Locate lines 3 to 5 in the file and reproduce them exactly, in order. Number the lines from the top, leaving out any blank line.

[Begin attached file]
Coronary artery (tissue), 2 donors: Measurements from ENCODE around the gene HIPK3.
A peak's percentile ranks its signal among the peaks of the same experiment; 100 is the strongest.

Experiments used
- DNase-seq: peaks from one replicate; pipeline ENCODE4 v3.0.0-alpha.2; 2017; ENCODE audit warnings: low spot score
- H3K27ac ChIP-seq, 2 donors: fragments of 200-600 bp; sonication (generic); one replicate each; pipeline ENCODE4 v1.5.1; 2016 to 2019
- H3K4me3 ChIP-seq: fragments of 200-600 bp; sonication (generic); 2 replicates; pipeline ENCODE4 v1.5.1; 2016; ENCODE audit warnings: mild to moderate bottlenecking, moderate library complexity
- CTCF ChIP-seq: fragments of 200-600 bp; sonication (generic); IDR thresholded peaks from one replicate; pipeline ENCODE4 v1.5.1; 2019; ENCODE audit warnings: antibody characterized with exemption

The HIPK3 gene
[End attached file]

Experiments used
- DNase-seq: peaks from one replicate; pipeline ENCODE4 v3.0.0-alpha.2; 2017; ENCODE audit warnings: low spot score
- H3K27ac ChIP-seq, 2 donors: fragments of 200-600 bp; sonication (generic); one replicate each; pipeline ENCODE4 v1.5.1; 2016 to 2019